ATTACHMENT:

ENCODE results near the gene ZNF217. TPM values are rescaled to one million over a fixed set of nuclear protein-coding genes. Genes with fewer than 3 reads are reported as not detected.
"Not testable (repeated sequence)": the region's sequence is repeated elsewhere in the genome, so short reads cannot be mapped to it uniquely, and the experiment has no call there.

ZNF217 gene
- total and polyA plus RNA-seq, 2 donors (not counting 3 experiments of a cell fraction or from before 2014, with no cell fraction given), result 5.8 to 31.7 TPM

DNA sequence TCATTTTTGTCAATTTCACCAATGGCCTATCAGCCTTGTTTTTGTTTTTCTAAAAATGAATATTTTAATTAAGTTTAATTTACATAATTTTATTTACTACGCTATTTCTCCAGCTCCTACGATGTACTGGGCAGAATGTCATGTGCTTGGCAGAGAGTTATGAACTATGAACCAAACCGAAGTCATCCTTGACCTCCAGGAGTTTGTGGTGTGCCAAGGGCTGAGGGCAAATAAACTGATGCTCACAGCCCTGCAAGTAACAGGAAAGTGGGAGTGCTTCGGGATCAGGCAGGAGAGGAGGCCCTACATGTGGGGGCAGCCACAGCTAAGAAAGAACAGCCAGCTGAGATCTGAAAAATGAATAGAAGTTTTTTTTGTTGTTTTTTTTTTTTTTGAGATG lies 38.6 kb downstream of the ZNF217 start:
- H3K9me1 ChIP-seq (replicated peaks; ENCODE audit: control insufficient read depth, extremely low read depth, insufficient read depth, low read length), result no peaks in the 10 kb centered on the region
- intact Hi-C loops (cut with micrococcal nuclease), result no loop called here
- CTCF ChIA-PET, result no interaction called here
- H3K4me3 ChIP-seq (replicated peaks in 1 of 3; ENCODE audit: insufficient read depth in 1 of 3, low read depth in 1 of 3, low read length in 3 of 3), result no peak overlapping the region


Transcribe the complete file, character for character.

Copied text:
ENCODE results near the gene ZNF217. TPM values are rescaled to one million over a fixed set of nuclear protein-coding genes. Genes with fewer than 3 reads are reported as not detected.
"Not testable (repeated sequence)": the region's sequence is repeated elsewhere in the genome, so short reads cannot be mapped to it uniquely, and the experiment has no call there.

ZNF217 gene
- total and polyA plus RNA-seq, 2 donors (not counting 3 experiments of a cell fraction or from before 2014, with no cell fraction given), result 5.8 to 31.7 TPM

DNA sequence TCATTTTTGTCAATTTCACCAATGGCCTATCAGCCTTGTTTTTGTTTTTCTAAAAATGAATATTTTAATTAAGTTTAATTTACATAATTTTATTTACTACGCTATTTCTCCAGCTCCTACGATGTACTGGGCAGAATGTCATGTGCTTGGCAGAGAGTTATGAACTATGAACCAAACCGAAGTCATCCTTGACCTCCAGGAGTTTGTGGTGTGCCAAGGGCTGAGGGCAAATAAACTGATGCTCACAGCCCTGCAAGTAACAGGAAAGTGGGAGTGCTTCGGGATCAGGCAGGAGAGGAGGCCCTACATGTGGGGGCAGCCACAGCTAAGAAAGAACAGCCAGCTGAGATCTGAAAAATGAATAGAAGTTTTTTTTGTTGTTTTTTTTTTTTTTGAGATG lies 38.6 kb downstream of the ZNF217 start:
- H3K9me1 ChIP-seq (replicated peaks; ENCODE audit: control insufficient read depth, extremely low read depth, insufficient read depth, low read length), result no peaks in the 10 kb centered on the region
- intact Hi-C loops (cut with micrococcal nuclease), result no loop called here
- CTCF ChIA-PET, result no interaction called here
- H3K4me3 ChIP-seq (replicated peaks in 1 of 3; ENCODE audit: insufficient read depth in 1 of 3, low read depth in 1 of 3, low read length in 3 of 3), result no peak overlapping the region